The Dispersion Genesis 10

Genesis 10

That all the tribes and nations of mankind have a common origin, is the doctrine of Scripture, and that doctrine has been abundantly confirmed by the most learned and able researches into the physical history of man. This being the case, it is impossible to account satisfactorily for the great and essential diversity of languages but by a miracle. The sacred record  does account for that diversity, and account for it by miracle. It even acquaints us with the circumstances which rendered that miracle necessary, to secure a great and important end.

It seems that as mankind increased in the land in which the ark rested after the flood, a principle began to manifest itself among them, wholly adverse to the Divine intentions. It was the will of God that the fair regions of the earth should not be left unoccupied, during the many ages in which it would take mankind to reach them, under the slow process of certain portions of the surplus population being successively driven out, from the common center, by the pressure of their wants. All the scriptural intimations sustain the explanation to this effect given by Josephus, that they were required to send forth colonies to people the earth; and there can be no doubt, that the Divine intention in this matter was fully known to the leaders of the people. It was certain that mankind would eventually spread itself out over the different parts of the world. But it is clearly intimated in Scripture, that they were intended to disperse themselves according to their families, that is, in a regular and orderly manner; whereas, if they remained together until their wants compelled them to spread forth, only the needy outcasts and desperate characters would go out, and then a confused mixture of all the families, for as yet they all spoke the same language. By keeping together, also, the population of the world would not increase so rapidly as by this dispersion. Nothing is more clearly established, than that population increases far more rapidly in new countries, where the resources of the land are without limit, than in old ones, where men keep together in masses, whose numbers press closely upon the means of subsistence. These family colonies, if they had gone forth, as they were eventually compelled to do, would have become the nucleus of a rapidly growing population in the lands to which they went. There is a very old tradition, that, when the population had considerably increased, Noah, who lived long enough after the flood to see that increase, was commanded to give the needful directions for their  migration, dividing the world, as it were, among them. That something of this kind formed the Divine plan with respect to the dispersion of men, is shown by the fact, that it was what actually took place when the obstinacy of men, in refusing to follow the course indicated, rendered coercion necessary; for it is evident, that the compulsion eventually laid upon them was for no other purpose, than to constrain them to take the very course which they had without compulsion declined to follow.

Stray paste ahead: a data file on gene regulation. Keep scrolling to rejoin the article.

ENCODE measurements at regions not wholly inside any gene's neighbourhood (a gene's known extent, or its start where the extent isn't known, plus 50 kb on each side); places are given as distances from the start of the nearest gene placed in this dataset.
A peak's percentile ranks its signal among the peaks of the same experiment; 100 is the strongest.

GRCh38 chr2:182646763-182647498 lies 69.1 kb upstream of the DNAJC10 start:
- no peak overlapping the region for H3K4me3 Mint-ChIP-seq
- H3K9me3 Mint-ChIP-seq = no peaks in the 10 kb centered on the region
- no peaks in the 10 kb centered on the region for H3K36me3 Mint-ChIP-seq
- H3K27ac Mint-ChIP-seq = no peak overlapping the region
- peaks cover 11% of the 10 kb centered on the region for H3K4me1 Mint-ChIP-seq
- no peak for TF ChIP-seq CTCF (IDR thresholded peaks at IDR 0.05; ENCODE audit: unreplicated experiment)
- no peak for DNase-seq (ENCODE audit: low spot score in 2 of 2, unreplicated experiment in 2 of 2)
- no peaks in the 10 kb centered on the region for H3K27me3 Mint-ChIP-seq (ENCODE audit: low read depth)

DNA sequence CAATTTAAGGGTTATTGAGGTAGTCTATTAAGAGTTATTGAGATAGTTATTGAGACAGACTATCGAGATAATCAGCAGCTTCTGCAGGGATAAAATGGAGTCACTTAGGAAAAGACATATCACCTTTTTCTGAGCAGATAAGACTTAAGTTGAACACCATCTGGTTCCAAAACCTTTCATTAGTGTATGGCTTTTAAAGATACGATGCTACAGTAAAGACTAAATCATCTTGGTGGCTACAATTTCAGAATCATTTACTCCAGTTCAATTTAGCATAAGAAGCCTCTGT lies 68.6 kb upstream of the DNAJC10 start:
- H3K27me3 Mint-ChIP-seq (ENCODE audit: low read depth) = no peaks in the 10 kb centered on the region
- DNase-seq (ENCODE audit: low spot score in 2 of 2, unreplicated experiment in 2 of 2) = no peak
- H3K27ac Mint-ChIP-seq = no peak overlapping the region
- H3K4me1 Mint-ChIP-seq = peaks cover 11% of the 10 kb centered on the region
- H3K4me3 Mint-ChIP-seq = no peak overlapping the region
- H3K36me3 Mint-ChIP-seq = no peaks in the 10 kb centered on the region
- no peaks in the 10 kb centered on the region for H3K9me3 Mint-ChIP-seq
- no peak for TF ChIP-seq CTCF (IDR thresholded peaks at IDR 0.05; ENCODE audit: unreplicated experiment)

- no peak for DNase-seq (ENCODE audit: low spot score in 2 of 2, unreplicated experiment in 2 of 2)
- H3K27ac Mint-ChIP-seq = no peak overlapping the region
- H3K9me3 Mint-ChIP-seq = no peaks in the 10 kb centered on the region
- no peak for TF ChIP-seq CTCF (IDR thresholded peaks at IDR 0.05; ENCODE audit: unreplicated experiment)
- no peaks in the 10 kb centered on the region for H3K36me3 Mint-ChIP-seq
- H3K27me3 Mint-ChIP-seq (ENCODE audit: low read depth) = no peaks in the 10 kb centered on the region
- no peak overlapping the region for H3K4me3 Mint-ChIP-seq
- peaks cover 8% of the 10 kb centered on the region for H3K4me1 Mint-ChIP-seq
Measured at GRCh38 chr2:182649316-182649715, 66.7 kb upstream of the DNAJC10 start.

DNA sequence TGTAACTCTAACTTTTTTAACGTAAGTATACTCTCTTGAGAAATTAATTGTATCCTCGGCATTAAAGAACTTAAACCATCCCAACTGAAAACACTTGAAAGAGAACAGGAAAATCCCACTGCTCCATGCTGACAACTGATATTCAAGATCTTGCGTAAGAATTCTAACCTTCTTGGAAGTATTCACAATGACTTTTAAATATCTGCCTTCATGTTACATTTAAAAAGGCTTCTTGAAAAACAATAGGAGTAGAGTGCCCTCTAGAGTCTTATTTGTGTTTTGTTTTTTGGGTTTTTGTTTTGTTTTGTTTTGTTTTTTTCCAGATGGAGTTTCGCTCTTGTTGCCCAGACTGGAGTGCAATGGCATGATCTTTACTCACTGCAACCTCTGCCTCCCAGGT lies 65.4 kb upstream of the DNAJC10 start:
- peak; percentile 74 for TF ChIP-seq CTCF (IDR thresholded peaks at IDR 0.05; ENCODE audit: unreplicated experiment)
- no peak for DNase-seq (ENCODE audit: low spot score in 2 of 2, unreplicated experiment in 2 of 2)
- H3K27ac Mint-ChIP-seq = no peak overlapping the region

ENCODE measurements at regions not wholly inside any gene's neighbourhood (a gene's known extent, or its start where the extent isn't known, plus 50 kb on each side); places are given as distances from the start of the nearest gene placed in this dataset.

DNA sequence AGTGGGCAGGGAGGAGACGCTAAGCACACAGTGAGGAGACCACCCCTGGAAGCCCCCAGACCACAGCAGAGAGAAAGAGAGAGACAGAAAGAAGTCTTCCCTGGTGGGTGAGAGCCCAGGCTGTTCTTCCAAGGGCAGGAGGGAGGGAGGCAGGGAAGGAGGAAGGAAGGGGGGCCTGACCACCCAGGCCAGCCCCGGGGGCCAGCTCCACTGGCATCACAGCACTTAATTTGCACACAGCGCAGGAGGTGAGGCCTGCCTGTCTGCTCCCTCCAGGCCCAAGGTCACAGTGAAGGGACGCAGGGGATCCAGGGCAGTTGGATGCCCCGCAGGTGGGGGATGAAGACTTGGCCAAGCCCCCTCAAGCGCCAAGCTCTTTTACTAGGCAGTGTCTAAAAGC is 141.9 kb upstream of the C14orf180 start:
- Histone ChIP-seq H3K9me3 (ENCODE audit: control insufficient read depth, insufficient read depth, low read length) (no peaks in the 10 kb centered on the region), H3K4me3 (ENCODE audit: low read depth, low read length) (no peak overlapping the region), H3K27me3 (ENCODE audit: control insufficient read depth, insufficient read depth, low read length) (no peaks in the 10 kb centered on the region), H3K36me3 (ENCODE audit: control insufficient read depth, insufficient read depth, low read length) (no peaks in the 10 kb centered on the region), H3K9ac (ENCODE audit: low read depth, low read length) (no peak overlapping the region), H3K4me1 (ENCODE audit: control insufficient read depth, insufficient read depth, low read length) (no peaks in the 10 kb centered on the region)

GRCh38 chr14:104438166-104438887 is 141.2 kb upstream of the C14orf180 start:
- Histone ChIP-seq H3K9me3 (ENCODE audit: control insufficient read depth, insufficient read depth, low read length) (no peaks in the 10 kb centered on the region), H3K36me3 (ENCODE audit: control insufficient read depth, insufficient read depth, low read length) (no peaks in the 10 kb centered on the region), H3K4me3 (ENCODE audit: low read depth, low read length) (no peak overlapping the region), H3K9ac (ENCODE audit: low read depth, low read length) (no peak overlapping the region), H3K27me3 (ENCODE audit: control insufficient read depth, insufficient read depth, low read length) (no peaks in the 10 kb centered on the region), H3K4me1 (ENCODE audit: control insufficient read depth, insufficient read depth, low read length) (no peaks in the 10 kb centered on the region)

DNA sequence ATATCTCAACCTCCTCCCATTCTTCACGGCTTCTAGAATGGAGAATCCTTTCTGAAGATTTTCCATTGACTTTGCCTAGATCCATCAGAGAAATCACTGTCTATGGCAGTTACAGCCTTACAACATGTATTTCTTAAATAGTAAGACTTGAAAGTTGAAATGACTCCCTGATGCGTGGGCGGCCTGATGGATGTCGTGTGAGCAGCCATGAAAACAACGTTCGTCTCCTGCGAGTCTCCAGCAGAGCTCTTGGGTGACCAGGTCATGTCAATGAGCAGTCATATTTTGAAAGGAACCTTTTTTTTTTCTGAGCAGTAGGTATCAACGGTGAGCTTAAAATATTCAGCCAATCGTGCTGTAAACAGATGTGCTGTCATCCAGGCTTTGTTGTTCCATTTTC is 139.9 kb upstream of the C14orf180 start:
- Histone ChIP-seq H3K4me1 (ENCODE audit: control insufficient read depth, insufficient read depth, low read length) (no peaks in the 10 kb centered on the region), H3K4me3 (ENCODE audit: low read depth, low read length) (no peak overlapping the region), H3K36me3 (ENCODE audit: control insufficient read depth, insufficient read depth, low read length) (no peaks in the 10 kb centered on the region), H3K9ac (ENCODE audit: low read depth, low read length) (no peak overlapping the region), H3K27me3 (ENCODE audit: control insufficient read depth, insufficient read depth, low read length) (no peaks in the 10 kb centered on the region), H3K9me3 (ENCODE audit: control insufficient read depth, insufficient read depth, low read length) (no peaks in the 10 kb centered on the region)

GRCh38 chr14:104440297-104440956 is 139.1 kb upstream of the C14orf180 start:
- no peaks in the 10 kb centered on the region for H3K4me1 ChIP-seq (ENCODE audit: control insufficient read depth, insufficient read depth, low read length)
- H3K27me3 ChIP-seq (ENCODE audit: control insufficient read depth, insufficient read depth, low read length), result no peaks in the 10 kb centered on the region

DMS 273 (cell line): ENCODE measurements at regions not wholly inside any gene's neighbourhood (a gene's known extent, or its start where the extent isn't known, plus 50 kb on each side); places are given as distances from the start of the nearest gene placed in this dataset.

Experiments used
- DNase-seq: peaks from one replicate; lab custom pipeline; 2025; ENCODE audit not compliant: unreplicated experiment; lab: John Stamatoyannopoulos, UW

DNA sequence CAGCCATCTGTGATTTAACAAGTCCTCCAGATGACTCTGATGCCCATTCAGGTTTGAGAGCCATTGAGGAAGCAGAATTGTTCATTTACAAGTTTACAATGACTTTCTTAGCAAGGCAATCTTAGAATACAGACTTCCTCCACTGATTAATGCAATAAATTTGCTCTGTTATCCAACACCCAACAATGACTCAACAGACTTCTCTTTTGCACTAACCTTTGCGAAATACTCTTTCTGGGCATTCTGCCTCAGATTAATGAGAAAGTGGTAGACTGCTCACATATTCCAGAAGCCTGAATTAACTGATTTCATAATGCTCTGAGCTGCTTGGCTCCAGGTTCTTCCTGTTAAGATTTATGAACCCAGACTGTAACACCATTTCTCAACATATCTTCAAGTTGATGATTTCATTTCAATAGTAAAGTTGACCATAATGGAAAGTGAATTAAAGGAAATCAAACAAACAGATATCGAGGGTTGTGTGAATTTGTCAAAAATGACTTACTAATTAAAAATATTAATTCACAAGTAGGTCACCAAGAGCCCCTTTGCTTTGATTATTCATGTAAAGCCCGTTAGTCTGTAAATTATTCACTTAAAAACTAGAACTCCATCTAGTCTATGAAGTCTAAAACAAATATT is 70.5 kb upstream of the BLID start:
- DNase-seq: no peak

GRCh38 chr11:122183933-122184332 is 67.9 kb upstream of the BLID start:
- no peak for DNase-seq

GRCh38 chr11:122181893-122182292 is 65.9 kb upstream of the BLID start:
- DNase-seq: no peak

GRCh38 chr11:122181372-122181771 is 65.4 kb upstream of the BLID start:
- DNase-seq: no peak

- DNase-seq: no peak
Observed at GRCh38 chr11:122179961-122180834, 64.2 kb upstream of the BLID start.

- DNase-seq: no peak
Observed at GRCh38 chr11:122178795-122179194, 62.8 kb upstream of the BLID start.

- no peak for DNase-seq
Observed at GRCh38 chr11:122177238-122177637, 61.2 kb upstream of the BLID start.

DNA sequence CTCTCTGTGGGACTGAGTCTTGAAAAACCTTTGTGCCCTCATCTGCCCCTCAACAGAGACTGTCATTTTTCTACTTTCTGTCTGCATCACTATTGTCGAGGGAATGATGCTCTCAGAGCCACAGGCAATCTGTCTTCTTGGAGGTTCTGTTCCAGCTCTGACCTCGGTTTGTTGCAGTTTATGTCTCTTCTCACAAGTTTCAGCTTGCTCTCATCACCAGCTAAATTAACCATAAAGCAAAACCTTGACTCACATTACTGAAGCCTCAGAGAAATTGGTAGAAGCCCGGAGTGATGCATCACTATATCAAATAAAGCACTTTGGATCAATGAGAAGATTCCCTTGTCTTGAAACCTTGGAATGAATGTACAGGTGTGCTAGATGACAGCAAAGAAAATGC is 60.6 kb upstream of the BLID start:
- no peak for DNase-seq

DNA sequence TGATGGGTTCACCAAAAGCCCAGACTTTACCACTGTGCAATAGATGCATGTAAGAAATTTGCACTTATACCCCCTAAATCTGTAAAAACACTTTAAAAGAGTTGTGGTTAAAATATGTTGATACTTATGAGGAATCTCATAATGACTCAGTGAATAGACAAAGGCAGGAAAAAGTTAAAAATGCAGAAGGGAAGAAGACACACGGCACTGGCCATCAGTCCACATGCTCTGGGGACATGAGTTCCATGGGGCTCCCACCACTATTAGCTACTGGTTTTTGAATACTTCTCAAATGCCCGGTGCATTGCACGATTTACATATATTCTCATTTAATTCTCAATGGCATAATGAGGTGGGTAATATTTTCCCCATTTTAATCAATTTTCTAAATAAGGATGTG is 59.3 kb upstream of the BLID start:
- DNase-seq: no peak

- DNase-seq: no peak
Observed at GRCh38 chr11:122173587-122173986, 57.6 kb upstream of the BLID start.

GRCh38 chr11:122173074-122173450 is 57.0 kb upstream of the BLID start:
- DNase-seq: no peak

Well, then, we find the several families of Noah’s descendants perversely keeping together, leaving many fair regions of the world without inhabitants. Eventually, we find that the population of the still united families, had extended itself so far as the land watered by the Tigris and Euphrates, and had come, whether by succession, or consent, or violence, under the chieftainship of “a bold, bad man,” of the name of Nimrod. Concerning the possible character of this man much has been written; but we really know nothing more than that be was a strong, forceful, and unscrupulous character, a leader of men in his generation, and the first founder of the Assyro-Babylonian empire, which, however small in its beginning, was destined, ages after, to overshadow the nations.